We ate dinner at a place near our hotel, where we chatted with a friendly couple who surprisingly paid for our meal. They also asked us to join them for dinner at their apartment the next time we were in the city, but unsure if this was allowed. We were told its illegal, but really have no way to verify.Our 2nd day in Ashgabat – was our guided tour day and we left the bustling old city for the quiet, shiny white marble, but still beautiful, new city which is impeccably clean and feels a bit abandoned. Here we saw the normal sights. They opened and turned on the Indoor Ferris wheel just for us 3. Entry is 15 cents. We were the only ones there, but it was really fun.
We also saw Independence Park, Neutrality monument x2, a park with warriors around it, the marriage ball globe & hotel building, and a large mosque outside the city (where I took a hyperlapse and our guides / the Turkmenistan Security services thought I had vanished for a moment). This was interesting because for the first time, I realized how much we were being watched 4 men with walki- talkies came out of the bushes while I was filming my hyper-lapse because apparently the state security had momentarily lost track of me for a minute and they thought I had disappeared. The men were visibly stressed and panicky but relieved to find me. Everyone calmed down when I was friendly and they realized I was just filming. In the evening we went to the domestic airport and flew to Mary on Turkmenistan Air!
At the end of our trip, we returned to Ashgabat and had another free day to explore. We were allowed to take public transportation, buses, and taxis with no issues. On our last day we met some locals in the city had dinner at a nice restaurant in a part atop one of the old Independence monuments, and went on a side trip to the Circus. Which was hysterical. They had monkeys, camels, acrobats, horses, poodles pushing carts containing other poodles, etc. We were invited on stage to perform a short opera tragedy, the whole experience was hilarious.
Mary (aka: Merv)
At the domestic airport it was a bizarre check-in experience, but an otherwise normal (delayed) flight. Airport tip. Liquids are allowed. You will see people bringing 6 packs of 2-liter bottles of Coke onto the plane. Full cakes. Many bottles of pickles. (??!?) Baskets of fruit. The list goes on. In Mary on arrival we had a nice night walk through the city: mosque, river, etc. Nothing is open past 9pm. Our hotel, the Margush Hotel had 1hr massages for $3. But, strangely beers were way overpriced at $5.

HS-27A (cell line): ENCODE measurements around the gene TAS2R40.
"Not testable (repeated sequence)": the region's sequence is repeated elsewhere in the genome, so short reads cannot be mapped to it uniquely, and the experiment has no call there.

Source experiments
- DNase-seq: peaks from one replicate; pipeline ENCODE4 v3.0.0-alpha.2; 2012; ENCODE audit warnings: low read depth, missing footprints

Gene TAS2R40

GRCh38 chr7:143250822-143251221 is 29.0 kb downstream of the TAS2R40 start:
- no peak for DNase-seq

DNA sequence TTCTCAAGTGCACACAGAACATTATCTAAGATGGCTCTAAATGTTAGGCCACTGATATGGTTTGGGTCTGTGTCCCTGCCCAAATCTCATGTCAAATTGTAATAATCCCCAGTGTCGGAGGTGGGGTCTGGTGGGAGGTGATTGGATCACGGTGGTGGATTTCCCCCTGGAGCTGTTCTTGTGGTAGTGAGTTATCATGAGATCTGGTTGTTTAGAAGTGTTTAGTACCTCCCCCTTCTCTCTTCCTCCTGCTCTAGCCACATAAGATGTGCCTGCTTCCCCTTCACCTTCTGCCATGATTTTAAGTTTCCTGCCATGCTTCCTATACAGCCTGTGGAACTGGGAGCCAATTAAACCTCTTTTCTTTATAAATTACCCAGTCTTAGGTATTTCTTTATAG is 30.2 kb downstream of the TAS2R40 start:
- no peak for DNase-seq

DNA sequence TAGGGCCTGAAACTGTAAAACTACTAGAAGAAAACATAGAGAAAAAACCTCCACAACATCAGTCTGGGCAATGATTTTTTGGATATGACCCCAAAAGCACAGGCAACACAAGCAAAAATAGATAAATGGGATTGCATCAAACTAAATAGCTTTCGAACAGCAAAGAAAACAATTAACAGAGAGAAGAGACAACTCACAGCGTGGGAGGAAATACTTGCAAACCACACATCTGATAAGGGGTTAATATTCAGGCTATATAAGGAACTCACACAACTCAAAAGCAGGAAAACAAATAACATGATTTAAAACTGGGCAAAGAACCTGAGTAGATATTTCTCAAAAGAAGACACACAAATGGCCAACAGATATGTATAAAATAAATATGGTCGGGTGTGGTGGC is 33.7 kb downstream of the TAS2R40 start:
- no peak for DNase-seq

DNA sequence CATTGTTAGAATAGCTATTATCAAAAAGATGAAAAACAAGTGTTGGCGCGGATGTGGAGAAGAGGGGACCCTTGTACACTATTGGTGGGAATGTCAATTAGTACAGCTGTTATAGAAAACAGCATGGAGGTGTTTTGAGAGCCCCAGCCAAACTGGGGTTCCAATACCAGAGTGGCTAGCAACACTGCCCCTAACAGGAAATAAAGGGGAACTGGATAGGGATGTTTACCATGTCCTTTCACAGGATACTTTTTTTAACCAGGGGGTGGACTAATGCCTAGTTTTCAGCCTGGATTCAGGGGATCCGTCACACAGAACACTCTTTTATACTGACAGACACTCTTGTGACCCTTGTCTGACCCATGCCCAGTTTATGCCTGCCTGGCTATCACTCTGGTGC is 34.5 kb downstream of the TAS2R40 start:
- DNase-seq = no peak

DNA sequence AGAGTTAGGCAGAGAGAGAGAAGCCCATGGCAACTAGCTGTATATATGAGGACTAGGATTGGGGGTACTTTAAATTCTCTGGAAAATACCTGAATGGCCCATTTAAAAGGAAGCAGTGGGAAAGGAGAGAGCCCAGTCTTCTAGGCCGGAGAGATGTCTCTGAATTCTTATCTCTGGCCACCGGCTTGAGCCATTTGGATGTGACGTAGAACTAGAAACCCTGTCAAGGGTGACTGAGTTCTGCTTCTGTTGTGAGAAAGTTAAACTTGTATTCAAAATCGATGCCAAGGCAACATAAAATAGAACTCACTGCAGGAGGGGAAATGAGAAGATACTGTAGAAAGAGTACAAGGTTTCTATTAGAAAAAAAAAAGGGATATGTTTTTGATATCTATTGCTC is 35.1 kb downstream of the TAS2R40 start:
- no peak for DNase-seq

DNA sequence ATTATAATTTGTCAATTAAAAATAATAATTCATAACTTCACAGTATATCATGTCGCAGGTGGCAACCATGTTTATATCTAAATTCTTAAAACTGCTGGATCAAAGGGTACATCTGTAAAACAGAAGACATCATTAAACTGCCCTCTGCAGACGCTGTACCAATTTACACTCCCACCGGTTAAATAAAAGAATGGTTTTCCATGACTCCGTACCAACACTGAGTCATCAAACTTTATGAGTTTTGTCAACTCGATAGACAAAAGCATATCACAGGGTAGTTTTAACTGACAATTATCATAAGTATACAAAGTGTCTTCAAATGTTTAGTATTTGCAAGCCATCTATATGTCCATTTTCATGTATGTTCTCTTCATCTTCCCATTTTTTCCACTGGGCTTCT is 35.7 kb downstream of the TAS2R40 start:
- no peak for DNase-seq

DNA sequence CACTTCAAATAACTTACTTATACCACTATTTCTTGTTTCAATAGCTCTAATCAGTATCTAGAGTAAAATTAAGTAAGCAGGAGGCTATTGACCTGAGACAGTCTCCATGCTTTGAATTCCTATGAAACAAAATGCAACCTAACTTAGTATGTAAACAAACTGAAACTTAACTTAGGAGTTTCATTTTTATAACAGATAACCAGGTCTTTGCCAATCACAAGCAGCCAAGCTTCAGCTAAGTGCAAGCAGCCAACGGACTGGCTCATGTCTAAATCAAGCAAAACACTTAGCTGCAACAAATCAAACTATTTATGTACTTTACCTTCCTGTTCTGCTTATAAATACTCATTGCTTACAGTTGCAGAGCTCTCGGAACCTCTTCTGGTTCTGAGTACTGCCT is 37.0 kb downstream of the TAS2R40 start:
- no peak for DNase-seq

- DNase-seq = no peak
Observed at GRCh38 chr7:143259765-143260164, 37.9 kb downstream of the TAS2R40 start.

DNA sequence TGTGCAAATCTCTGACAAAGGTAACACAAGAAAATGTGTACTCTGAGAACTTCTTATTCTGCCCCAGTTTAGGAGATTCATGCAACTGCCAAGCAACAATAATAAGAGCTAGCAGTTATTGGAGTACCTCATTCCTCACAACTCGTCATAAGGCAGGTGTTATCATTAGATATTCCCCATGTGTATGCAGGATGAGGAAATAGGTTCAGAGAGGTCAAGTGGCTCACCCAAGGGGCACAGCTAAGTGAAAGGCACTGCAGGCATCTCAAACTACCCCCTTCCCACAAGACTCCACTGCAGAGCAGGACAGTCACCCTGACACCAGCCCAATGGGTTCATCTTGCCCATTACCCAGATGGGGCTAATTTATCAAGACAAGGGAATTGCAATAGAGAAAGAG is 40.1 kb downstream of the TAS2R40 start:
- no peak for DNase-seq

Visiting Merv the historical sights were incredible. The castle walls are still visible, and countless ruins where you can imagine how incredible a city it once was. We also saw a Sultans mausoleum which was very impressive. To do all this we had hired a local guide, which was arranged by Artem, the same guide we used in Ashgabat.
“Gates of Hell” Aka: Darvaza Gas Crater
It is a lonnnnng bumpy ride to Darvaza Gas Crater. Your driver will weave around all the holes on the horrible road, so it gets a bit dizzying at times. Not a lot to report other than it’s beautiful, and we didn’t see any public transport on this route (no buses, etc.), and the craters themselves are a ways off the main road. It seems Darvaza would be very difficult to do it 100% independently without a driver, using only public transit.
Once we were at Darvaza we set up camp at a set of nearby yurts (10 min walk over a small hill, not the ones immediately next to the craters).Sunrise was amazing. The craters are a pretty amazing sight. There are some not-as-fiery craters nearby, a water one, and one with bubbling mud.
International Airport and departure from Ashgabat / immigration.
I had one of the most hilarious immigration experiences exiting ASB. At passport control, the officer asked me, “Ahh USA? Who is the best president?” I wondered who Turkmenistan would like, and guessed…”Obama?” He said, “No no no.” So then I guessed wrong again. Finally, the agent said, “Trump, he started no wars!” I said, “Ummmm, ok?” Then the officer pulls up an infographic of each president and the wars each of them started during their presidency.” I then said, “ Ah yes, Neutrality! Turkmenistan loves neutrality” He laughed, and said, “Yes, you know Turkmenistan!” and joked that I had passed the test and it was now okay for me to leave. After that, we just hung out chatting for 5 minutes laughing about random things. It was one of the best border crossings ever.My wife was super curious about what was taking so long. I think she started to get worried since we had been chatting for so long.In retrospect, I find it hilarious, and a bit curious that he just happened to have that infographic of US Presidents, and the wars they started, already pulled up on his phone. While waiting on my flight I was chatting with a local who told me all Turkmen go through extra screening in a separate room when they leave. One of the things they are looking for is gold and gems. Interesting.
Turkmenistan in Summary
Looking back – Turkmenistan is a safe & fascinating country, with some incredible sights, and welcoming people. Its a bit of a struggle to arrange the visa, loi, and a guide that allows independent travel but the reward is a country that sees few tourists and has a lot to explore.